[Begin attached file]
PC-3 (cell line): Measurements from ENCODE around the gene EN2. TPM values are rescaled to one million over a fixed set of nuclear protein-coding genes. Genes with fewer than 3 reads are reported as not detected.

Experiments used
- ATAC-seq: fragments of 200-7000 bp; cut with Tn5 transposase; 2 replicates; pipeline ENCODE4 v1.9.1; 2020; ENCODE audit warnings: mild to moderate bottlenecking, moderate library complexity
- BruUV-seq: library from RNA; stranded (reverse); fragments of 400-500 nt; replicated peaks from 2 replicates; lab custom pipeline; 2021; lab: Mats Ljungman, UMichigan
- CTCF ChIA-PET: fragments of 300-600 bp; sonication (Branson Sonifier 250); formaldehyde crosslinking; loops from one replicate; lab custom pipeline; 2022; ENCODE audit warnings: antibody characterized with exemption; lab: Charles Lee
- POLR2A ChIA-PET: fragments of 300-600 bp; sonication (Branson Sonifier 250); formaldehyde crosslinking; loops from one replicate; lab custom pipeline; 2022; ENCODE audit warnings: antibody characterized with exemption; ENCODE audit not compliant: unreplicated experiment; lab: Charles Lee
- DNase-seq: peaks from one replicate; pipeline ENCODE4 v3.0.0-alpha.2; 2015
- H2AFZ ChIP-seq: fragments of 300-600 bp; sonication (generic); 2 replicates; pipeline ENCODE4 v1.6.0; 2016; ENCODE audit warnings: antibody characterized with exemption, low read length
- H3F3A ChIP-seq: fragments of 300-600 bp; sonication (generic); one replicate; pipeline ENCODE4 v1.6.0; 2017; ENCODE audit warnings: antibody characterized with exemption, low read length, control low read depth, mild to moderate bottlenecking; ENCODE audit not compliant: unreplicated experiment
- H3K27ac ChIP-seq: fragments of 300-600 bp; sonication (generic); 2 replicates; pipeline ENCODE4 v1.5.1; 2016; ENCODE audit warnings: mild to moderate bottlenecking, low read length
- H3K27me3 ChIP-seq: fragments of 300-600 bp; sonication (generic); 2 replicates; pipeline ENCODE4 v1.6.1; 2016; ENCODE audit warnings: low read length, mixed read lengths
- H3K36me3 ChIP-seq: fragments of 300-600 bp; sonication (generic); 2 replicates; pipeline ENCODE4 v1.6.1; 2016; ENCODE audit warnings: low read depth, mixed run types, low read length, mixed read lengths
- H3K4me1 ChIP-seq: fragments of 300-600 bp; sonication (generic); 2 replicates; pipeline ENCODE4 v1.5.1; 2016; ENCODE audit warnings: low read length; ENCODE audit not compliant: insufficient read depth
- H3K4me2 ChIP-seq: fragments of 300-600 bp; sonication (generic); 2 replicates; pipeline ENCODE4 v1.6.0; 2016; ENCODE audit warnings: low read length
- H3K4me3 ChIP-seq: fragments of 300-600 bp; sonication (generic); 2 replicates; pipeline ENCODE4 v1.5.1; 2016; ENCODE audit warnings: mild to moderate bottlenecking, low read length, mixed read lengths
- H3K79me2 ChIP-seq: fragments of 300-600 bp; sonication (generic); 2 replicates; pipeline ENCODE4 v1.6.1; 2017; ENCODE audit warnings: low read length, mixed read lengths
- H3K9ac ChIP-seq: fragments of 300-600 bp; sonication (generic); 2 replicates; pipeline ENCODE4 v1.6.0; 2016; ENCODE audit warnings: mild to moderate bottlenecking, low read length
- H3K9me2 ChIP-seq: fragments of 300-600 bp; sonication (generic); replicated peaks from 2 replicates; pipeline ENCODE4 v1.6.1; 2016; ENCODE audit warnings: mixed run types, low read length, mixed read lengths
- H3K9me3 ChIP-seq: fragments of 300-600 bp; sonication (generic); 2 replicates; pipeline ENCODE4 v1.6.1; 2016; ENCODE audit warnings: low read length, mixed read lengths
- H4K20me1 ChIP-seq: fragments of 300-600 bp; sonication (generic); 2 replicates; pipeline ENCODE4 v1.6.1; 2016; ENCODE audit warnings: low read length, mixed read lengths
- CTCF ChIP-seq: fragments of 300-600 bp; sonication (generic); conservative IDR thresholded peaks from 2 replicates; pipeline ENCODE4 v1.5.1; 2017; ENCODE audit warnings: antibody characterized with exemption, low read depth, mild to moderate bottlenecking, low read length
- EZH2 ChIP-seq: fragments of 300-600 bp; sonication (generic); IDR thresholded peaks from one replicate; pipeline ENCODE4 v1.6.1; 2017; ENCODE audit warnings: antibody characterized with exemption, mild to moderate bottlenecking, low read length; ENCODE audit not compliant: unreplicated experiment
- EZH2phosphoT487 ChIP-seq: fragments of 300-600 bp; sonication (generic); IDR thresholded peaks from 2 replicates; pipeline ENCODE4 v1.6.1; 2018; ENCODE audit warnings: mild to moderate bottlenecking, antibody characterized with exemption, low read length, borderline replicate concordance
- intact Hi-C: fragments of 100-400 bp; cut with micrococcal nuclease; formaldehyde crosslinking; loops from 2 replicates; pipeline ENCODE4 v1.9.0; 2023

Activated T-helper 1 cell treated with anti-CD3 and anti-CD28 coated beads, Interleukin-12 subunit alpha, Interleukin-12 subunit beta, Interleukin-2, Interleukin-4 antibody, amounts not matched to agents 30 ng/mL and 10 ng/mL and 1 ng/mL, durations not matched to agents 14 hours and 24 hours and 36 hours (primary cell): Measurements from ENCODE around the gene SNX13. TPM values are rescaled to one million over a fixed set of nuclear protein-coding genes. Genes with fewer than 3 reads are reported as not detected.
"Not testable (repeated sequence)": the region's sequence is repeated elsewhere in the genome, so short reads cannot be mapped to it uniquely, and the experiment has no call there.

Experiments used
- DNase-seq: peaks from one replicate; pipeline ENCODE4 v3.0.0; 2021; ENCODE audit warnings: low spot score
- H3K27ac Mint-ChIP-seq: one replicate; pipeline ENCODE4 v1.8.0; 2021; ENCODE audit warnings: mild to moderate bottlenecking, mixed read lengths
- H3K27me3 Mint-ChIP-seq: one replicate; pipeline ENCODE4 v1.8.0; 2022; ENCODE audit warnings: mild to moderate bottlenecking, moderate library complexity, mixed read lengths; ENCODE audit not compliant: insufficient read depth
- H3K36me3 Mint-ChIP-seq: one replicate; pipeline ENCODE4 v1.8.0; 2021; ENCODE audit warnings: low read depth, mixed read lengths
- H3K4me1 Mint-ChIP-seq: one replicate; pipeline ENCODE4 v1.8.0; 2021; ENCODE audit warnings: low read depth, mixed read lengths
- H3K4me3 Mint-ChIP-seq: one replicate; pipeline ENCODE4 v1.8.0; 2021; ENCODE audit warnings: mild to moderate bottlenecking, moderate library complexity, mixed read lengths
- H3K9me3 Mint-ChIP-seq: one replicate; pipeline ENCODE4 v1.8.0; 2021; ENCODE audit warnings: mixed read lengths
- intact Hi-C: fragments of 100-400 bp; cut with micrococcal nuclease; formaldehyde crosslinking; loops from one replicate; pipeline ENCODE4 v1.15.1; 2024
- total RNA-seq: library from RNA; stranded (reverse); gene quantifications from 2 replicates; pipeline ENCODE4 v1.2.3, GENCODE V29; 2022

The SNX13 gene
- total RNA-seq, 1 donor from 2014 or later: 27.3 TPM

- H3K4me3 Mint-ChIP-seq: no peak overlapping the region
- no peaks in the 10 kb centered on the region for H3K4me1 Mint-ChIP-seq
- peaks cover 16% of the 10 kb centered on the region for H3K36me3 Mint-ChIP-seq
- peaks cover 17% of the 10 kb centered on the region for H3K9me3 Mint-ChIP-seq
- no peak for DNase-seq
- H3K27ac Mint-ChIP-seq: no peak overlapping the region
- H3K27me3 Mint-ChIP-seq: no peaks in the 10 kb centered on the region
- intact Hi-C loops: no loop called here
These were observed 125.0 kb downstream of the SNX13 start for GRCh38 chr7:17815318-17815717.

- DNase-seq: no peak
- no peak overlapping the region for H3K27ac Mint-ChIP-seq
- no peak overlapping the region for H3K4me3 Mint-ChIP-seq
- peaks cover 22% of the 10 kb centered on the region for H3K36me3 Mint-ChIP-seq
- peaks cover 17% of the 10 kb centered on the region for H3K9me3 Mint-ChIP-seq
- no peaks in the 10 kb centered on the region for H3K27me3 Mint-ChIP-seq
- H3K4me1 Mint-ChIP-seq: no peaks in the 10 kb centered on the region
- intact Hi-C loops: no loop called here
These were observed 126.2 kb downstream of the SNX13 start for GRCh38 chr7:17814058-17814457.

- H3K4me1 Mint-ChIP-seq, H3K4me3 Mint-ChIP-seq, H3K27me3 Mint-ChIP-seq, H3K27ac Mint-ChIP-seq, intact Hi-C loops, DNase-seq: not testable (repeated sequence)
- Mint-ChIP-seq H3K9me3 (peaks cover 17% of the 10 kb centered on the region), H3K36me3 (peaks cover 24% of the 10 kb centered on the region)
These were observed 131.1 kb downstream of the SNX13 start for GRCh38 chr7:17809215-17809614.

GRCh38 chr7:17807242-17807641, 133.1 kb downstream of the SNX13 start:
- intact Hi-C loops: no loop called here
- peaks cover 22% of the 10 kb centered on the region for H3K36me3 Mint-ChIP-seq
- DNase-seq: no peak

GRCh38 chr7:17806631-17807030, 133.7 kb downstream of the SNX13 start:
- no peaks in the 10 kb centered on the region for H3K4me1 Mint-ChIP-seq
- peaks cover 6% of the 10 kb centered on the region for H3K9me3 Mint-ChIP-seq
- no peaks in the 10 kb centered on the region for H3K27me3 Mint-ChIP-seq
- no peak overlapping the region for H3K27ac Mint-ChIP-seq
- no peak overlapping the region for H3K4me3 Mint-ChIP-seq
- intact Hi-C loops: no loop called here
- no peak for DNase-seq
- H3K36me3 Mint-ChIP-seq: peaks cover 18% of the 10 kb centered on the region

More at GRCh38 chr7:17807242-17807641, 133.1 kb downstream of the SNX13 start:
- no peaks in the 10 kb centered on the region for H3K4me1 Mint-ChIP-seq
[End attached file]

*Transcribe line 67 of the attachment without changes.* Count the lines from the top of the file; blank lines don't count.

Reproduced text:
- no peaks in the 10 kb centered on the region for H3K27me3 Mint-ChIP-seq